Sex guarantees disease-free life in offspring

Montreal: The more we have sex, the more we avoid bad genetic mutations leading to less chances of developing diseases in offspring over time, finds an interesting study.

Researchers from the University of Montreal and the Sainte-Justine University Hospital Research Centre in Canada have revealed how humanity's predispositions to disease gradually decrease the more we mix our genetic material together through sexual reproduction.

Sex guarantees disease-free life in offspring
Representational picture

"This discovery gives us a better understanding of how we, as humans, become more or less at risk of developing or contracting diseases," said study leader Philip Awadalla from the University of Montreal.

"It also tells scientists more precisely where to look in the human genome to find disease-enabling mutations which should speed up the discovery and identification of mutations associated with specific diseases," he added.

More specifically, the team discovered that the segments of the human genome that do not recombine carry a significantly greater proportion of the more disease-enabling genetic mutations.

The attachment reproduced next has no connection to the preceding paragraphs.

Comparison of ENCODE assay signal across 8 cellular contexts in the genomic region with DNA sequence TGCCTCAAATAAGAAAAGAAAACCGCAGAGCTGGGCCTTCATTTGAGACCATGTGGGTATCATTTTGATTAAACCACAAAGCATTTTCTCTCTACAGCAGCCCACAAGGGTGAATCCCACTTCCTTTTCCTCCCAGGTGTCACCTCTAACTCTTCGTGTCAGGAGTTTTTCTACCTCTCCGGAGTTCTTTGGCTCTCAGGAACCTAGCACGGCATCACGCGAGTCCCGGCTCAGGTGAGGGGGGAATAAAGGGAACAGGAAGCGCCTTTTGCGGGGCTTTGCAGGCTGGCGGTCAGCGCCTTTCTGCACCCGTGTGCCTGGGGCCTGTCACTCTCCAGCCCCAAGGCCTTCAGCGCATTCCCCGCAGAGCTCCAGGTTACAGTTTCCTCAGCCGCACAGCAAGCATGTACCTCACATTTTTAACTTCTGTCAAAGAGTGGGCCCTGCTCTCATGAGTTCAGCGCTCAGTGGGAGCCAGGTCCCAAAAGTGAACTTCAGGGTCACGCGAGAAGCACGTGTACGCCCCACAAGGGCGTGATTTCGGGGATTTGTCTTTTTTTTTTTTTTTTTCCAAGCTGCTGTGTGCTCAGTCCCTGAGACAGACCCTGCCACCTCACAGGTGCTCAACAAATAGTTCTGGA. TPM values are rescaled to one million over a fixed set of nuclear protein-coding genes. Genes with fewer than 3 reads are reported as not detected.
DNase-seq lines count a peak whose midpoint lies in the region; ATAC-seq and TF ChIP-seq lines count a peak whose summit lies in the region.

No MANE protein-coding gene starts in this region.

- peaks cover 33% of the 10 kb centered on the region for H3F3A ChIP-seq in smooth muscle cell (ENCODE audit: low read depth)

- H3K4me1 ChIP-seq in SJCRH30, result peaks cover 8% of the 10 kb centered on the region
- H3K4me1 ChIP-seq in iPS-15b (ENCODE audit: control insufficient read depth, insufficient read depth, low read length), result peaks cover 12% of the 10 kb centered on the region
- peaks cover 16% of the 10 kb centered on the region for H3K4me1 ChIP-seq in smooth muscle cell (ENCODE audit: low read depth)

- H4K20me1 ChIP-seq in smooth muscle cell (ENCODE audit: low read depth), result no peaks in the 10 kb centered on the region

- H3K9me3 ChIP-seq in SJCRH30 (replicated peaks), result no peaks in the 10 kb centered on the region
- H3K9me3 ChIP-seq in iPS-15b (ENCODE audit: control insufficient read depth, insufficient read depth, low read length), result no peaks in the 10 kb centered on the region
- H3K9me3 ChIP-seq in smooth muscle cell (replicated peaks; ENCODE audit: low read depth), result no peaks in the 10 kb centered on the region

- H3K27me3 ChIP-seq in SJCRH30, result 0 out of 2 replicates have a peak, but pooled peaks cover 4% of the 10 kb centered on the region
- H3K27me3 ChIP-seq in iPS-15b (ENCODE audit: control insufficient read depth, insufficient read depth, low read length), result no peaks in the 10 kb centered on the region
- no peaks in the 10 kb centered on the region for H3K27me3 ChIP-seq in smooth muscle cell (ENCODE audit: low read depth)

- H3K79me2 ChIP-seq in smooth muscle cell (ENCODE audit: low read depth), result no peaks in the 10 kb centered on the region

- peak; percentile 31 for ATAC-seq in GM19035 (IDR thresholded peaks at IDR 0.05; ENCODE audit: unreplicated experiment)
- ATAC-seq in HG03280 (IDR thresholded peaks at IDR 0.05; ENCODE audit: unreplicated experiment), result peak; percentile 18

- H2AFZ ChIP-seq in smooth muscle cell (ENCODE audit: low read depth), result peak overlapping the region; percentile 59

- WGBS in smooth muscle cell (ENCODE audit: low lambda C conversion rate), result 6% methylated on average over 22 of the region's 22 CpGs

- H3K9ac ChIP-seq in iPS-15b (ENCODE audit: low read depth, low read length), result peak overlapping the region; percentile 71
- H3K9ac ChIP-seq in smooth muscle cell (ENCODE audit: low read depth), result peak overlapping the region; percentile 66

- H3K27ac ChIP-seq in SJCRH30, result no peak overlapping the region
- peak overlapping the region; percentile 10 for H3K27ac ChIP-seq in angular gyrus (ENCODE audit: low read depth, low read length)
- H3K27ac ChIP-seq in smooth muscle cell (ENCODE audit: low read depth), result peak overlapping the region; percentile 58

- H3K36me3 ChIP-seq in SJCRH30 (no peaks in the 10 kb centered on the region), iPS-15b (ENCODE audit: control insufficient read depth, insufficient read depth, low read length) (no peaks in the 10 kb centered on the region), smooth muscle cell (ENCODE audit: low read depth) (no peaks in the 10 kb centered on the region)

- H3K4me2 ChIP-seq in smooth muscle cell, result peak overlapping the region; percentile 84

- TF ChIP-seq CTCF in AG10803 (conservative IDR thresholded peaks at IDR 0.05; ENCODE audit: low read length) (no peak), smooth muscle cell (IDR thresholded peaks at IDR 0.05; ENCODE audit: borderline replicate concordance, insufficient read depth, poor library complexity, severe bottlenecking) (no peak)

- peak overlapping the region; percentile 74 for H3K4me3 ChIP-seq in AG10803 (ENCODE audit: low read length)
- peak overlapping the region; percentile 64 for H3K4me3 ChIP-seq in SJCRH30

Until chromosome recombination eventually occurs, these segments accumulate more and more bad mutations.

In other words, as far as susceptibility to disease is concerned, our genetic material actually worsens before it gets better.

"Thankfully, disease-enabling mutations are eventually shuffled off our genetic code through sexual reproduction. But since these mutations rest on less dynamic segments of our genome, the process can potentially take many hundreds of generations," Awadalla explained.

This discovery was made possible by the availability in recent years of repositories of biological samples and genetic data from different populations around the globe.

Awadalla and his team studied the sequenced genomes of hundreds of individuals from Canada's CARTaGENE genetic data repository and the multinational 1,000 Genomes Project.

They found that the proportion of mutations associated with disease was significantly higher in low-recombining segments known as "coldspots" relative to highly-recombining regions.

The bad mutations in these "coldspots" were generally more damaging than the mutations in the highly recombining segments.

"Researchers and health authorities will be able to apply this new information to develop more effective treatments and prevention programmes," Awadalla added.

The paper appeared in the journal Nature Genetics.

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